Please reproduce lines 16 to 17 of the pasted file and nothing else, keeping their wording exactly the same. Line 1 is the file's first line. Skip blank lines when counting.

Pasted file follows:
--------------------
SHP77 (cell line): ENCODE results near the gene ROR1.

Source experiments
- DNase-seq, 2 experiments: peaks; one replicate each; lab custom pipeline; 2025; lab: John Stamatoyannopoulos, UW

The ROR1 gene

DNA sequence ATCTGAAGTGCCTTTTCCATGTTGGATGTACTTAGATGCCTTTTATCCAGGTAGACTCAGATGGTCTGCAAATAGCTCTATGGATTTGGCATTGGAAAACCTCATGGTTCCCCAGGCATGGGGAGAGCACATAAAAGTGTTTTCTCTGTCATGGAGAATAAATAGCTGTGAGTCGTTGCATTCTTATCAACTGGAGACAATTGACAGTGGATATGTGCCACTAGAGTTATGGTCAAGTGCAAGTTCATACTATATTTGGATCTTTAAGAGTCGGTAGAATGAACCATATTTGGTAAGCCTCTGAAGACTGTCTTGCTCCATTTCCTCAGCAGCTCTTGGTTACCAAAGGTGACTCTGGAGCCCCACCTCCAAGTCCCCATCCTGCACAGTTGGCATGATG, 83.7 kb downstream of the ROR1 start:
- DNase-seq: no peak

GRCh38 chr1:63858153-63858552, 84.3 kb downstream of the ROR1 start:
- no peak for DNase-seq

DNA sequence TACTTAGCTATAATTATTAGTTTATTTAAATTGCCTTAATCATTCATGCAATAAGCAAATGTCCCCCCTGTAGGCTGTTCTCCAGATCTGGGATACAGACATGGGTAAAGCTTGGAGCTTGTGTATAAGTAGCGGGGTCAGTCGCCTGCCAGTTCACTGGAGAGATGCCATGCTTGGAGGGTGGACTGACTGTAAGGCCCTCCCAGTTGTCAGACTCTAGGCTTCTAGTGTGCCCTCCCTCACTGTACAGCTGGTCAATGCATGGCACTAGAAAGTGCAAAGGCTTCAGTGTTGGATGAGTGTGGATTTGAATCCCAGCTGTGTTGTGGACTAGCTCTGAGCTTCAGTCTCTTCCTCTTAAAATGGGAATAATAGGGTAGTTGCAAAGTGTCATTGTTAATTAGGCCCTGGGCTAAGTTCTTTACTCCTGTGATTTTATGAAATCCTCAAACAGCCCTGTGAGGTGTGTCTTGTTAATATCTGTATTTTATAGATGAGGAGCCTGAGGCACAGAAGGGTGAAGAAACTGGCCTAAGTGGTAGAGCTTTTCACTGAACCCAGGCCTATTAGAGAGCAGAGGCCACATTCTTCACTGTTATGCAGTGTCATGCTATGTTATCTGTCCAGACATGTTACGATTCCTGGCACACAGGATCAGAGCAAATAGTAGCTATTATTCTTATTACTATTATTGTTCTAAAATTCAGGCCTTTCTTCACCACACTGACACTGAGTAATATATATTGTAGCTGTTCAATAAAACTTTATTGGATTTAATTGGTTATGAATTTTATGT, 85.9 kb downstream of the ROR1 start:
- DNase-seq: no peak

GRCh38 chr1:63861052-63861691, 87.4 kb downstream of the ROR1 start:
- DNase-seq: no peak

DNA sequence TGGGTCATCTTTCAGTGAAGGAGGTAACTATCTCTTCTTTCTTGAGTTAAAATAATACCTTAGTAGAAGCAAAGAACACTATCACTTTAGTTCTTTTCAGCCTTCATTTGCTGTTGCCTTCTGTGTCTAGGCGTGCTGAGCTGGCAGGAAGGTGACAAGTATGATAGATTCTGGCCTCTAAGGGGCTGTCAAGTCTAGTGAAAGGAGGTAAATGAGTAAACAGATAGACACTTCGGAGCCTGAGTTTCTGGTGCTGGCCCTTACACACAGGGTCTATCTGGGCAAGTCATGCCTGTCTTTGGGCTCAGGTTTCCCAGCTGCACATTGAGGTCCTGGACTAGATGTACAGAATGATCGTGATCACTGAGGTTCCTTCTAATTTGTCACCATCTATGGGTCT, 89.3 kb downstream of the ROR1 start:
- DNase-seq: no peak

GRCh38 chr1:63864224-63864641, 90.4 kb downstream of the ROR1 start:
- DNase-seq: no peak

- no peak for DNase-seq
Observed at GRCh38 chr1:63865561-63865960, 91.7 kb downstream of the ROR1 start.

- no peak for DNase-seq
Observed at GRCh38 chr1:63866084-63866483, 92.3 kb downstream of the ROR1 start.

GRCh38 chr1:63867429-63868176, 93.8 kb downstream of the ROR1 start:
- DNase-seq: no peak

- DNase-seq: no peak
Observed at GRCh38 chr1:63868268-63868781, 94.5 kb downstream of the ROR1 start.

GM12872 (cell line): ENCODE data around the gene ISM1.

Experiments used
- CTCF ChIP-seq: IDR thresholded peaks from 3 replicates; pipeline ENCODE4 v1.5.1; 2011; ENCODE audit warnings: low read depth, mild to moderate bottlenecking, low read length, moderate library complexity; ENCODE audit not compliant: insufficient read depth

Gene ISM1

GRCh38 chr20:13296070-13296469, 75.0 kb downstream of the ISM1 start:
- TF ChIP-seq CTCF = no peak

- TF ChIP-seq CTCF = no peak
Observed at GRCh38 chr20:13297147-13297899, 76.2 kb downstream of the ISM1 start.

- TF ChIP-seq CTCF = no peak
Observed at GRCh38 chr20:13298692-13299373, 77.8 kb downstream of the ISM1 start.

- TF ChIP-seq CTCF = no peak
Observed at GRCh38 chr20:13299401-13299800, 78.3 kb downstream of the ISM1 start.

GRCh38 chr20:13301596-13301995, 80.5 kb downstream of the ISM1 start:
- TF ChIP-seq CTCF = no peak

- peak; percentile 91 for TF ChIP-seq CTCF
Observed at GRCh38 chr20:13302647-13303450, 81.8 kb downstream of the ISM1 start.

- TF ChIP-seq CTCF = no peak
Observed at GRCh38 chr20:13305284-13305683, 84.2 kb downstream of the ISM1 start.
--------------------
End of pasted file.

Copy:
- DNase-seq: no peak

- no peak for DNase-seq